PSA velocity is the rate at which your PSA level increases from year to year. This rate of change in PSA levels over time, can give crucial information to a doctor about your potential for cancer. A rapid increase in PSA or PSA doubling time can be a sign of a rapidly growing cancer.
How much should my PSA be changing?
Generally speaking, there is no specific normal or abnormal PSA level. The PSA is not a perfect diagnostic test, and as such we rely on other factors such as age, family history, medical history, and background to help us get a clearer picture of what is “normal” for each patient. The amount of PSA present in the blood tends to increase with increasing age. So what is normal for a 70 year old, may not be normal for a 40 year old. With that said, 4 ng/mL is often considered the upper limit of normal. Generally, the higher the PSA level, the more likely that cancer is present.
Physicians have suggested that a PSA velocity that is over 0.35 ng/mL per year is the cut off for a high PSA velocity. Therefore an increase of about .65 or .7 in PSA per year can be indicative of prostate cancer, and should be closely monitored and further followed up by a physician.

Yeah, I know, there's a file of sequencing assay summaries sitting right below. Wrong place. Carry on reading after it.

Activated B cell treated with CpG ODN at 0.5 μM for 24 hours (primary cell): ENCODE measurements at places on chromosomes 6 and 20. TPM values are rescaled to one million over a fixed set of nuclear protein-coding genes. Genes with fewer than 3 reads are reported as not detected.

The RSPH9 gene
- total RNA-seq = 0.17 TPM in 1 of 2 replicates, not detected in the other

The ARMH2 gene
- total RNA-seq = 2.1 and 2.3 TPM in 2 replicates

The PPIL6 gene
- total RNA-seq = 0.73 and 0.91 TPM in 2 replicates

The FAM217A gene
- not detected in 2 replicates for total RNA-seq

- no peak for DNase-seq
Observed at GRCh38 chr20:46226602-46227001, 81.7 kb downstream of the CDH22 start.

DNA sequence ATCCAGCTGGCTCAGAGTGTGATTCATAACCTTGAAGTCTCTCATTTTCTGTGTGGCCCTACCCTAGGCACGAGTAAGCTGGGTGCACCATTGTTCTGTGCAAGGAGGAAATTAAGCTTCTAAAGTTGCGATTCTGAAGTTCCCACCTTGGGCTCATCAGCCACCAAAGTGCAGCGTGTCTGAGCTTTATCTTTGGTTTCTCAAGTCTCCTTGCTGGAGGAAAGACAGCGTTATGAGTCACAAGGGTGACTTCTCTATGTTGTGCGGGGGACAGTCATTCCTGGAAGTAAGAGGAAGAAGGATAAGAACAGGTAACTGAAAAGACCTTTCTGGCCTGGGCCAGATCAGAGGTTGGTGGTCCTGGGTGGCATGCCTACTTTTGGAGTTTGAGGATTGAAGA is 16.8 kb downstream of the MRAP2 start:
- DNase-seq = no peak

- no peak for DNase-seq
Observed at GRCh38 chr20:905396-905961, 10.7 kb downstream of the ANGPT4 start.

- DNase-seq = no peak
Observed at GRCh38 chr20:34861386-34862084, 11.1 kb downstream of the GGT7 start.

What else can a PSA tell me?
Prostate cancer effects millions of men each year, whether newly diagnosed or living with prostate cancer. Despite the amount of lives this cancer affects, the tools for diagnosis fall short. For this reason it is important to use the tools that we do have to their fullest capacity. PSA velocity is one such way doctors use the PSA to it’s fullest potential.
Some other PSA related evaluations can similarly give physicians added information about a man’s risk of prostate cancer. These include PSA density and percent of free PSA. The PSA density evaluates the relationship between the level of PSA detected and the size of the prostate. This helps assess elevated PSA’s in men with enlarged prostates, for example, who may have elevated scores due to the size of the prostate, but not comparatively to those with smaller prostates. Percentage of free PSA on the other hand is a measure of amount of PSA which circulates in the blood. The PSA can be identifies in two forms, attached to certain blood proteins or unattached, aka free. According to research, a low ratio of free PSA to total PSA can increase the risk of a prostate cancer diagnosis. Overall, men with BPH will have higher free PSA whereas those with cancer will have a higher proportion of attached PSA.